How Hay Fever Can Affect Your Mouth And What To Do About ItPosted by Fabio on Thursday, Jul 1, 2021
Hay fever is an ongoing condition caused by pollen. It is an allergy to various types of pollen that naturally occur during the summer months, and they can be very disruptive to peoples lives. A runny nose, runny eyes, breathing issues, and general fatigue can all be associated with hay fever, but you may not know that there are certain dental issues that take place too.
There are a handful of issues that you might associate with hay fever, some of which can affect your teeth and mouth. Let’s take a look at some of the most common problems caused by hay fever, as well as what you can do about them.
Teeth pain can be experienced by people at the peak of a hay fever flareup, but it is not often something we associate with the condition. The pain in your teeth could be related to the buildup of mucus that hay fever generates. As the hollow spaces in your sinuses are filled, extra pressure is placed on the upper molars, which in turn will cause pain. If you are experiencing unusual sensitivity to extreme temperature, or pain that persists when you are both sitting down and lying down, you may need to consider hay fever as the cause.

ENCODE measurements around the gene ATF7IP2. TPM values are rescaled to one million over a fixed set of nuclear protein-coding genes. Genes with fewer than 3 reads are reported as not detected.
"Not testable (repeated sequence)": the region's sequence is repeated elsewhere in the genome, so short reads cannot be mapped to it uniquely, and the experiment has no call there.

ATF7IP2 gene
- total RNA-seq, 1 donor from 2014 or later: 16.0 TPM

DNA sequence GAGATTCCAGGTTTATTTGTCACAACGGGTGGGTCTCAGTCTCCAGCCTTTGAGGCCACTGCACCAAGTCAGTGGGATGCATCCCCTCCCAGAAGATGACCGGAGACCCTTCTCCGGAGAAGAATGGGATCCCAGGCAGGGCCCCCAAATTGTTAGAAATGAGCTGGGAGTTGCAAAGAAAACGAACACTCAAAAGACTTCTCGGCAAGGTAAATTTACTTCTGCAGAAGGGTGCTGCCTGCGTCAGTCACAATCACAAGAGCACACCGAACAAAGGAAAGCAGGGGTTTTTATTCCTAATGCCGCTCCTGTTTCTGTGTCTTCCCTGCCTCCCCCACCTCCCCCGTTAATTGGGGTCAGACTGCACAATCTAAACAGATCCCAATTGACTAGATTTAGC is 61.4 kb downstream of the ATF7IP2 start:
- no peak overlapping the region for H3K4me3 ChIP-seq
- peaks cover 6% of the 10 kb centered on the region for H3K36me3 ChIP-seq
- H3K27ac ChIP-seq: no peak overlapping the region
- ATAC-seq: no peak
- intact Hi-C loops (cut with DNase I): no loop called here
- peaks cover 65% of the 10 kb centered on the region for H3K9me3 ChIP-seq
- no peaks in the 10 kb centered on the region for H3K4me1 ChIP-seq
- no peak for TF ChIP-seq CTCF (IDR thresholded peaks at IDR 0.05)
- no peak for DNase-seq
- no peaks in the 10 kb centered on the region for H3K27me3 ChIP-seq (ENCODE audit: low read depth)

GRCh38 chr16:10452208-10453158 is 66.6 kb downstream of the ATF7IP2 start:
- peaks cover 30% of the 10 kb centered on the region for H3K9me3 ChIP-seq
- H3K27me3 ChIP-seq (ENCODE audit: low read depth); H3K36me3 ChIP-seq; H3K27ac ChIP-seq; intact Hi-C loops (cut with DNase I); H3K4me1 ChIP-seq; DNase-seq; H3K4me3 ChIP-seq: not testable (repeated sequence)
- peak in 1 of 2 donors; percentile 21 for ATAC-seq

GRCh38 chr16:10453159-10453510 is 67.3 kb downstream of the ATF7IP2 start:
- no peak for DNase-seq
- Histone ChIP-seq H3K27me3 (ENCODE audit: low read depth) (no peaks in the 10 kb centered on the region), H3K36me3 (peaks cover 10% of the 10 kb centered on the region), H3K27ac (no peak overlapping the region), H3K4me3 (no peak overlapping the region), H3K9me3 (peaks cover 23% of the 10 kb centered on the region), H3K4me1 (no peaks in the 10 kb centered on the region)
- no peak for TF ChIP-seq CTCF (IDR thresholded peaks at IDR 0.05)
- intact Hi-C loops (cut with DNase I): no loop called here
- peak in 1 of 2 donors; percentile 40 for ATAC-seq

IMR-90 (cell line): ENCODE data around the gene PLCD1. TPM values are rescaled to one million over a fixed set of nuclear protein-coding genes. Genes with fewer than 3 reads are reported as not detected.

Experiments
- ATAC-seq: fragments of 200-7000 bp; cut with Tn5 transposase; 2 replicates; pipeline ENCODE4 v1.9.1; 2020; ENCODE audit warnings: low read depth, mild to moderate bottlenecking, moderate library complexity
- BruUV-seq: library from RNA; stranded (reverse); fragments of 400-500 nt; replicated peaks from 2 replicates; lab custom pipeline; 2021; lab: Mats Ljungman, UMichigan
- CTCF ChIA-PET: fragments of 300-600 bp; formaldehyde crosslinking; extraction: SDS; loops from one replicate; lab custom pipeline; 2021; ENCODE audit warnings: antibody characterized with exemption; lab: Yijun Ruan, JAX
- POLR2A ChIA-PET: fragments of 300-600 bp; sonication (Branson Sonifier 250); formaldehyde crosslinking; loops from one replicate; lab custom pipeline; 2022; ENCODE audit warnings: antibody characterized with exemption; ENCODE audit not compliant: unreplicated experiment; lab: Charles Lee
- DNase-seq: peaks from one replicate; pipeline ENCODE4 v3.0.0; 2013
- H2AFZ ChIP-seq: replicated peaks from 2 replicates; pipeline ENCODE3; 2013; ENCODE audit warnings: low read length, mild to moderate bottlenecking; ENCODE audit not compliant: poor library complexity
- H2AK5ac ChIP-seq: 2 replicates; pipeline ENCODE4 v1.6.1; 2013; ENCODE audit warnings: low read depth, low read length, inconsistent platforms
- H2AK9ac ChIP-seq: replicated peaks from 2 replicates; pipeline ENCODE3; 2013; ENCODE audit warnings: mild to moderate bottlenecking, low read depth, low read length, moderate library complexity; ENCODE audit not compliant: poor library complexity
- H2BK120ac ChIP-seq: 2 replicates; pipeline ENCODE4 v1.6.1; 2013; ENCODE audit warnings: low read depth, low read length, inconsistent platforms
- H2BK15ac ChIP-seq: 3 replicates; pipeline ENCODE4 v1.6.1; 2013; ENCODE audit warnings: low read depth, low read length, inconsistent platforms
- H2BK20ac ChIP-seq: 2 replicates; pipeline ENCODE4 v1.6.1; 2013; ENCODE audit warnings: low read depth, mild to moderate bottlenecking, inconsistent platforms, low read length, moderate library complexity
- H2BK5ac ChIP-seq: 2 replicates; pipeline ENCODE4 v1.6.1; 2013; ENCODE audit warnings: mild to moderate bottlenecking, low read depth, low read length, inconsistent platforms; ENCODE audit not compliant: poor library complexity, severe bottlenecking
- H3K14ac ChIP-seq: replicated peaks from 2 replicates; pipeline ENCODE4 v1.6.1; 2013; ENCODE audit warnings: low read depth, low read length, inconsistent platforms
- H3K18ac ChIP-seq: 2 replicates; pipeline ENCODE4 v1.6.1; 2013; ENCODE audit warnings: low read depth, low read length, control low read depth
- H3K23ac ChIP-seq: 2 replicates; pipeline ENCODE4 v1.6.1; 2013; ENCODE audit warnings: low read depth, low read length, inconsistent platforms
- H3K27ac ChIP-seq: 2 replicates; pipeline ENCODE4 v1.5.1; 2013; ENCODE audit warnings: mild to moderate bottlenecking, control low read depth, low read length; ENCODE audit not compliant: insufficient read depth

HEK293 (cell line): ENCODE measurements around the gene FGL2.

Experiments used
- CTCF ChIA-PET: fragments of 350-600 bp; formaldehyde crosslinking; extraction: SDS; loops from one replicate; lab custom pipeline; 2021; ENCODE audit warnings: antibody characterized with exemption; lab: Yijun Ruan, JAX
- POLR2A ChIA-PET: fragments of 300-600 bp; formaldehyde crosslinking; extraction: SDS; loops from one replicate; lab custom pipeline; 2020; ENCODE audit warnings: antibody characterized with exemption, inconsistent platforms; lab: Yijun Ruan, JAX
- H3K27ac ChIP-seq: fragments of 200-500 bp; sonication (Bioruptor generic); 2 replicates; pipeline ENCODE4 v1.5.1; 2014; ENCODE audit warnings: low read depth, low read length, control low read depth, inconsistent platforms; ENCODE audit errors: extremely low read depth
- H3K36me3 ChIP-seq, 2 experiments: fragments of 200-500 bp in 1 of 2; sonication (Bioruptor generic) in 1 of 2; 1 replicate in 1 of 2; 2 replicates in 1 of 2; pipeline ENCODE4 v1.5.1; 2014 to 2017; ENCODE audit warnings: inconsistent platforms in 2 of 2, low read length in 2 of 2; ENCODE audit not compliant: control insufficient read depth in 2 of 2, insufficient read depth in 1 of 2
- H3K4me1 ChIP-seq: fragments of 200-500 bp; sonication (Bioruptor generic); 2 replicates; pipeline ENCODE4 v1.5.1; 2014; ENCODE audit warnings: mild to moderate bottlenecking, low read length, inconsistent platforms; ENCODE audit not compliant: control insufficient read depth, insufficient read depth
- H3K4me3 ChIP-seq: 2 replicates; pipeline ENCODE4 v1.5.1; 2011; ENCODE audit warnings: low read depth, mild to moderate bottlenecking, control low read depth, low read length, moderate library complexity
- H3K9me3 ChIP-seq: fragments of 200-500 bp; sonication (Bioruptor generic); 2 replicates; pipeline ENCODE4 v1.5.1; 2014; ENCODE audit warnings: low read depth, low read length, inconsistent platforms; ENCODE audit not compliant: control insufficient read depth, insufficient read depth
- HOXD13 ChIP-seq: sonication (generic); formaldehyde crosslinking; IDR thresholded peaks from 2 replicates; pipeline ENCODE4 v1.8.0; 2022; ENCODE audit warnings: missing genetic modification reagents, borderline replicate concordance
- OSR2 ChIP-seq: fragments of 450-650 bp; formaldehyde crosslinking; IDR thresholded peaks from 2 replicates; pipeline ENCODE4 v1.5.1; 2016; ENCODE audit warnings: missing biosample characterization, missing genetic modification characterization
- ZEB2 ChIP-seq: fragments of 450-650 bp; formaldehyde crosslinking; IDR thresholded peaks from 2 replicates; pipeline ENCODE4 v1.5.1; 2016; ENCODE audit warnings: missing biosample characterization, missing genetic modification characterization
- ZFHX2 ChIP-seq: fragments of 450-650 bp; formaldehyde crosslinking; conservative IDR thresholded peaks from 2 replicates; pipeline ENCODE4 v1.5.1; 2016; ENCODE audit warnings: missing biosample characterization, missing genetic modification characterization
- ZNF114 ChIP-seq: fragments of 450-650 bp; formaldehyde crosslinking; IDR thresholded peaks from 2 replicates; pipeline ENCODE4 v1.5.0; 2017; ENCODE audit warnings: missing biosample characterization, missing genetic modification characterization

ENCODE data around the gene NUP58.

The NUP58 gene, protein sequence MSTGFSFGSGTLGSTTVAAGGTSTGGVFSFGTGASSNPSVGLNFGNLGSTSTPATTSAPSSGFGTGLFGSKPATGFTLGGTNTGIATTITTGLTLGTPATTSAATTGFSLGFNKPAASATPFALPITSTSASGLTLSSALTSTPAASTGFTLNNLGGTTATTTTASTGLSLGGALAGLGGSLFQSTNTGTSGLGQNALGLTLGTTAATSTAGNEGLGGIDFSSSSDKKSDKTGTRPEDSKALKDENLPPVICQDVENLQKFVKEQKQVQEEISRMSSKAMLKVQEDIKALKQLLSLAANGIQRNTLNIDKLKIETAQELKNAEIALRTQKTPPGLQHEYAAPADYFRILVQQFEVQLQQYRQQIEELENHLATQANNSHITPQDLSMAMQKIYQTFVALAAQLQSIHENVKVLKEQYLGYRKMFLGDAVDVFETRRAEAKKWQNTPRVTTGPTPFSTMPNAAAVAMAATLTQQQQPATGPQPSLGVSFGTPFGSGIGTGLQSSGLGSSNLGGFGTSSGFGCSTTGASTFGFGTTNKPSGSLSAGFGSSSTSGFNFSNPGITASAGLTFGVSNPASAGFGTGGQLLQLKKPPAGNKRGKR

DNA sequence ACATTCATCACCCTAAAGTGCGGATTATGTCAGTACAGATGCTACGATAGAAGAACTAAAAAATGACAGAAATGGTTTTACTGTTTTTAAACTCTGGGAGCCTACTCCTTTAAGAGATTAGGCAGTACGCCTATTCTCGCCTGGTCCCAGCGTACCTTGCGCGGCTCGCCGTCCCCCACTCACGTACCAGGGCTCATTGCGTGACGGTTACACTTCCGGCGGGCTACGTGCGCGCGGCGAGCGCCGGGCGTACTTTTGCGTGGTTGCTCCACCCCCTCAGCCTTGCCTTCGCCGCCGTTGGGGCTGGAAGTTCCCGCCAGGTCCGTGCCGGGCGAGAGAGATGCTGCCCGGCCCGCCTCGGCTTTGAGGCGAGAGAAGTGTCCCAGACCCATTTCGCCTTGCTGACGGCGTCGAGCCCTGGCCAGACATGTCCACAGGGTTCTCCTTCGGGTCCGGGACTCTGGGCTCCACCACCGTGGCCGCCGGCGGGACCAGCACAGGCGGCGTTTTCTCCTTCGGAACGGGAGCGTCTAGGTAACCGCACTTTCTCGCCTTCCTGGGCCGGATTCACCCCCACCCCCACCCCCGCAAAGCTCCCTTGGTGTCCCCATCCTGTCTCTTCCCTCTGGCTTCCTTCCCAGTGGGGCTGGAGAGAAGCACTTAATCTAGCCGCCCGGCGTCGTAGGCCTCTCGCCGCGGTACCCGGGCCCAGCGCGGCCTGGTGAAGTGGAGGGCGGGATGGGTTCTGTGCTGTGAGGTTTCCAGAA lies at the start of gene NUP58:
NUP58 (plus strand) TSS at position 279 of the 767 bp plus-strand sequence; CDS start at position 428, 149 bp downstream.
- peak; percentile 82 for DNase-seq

A Dry Mouth
As a general rule, your mouth should not be dry. Saliva helps to prevent bad oral health, which means that when your mouth is dry, bacteria and food are more likely to remain inside the gaps between your teeth and cause problems. Disease, bad breath and cavities are all consequences of a dry mouth. Hay fever can contribute to dry mouth because you are more likely to breathe through the mouth if the nose is blocked. Furthermore, many antihistamines reduce the production of saliva as a natural side-effect.
How to Treat Hay Fever-Driven Dental Problems
There are a broad selection of things that you can do to treat hay fever related dental problems. Staying hydrated is often a good way to counteract the dry mouth problem, taking regular antihistamines will reduce the effects of hay fever overall, and visiting a dentist is always recommended to make sure that it is connected to hay fever, and not the beginning of an underlying problem.
Hay fever can be responsible for many of the dental conditions that you grapple with. It is important to visit a dentist if any of these conditions do occur, simply because many common problems can also be disguised by hay fever. Being proactive and taking antihistamines to reduce your symptoms will hopefully lead to a decrease in the number of problems you have, but do not hesitate to contact a dentist if you require more help. Ultimately, it is in your best interest to construct a long-term strategy for dealing with hayfever, as if you do suffer with it each year, you will need to mitigate it effectively in order to prevent consistent problems.Back to articles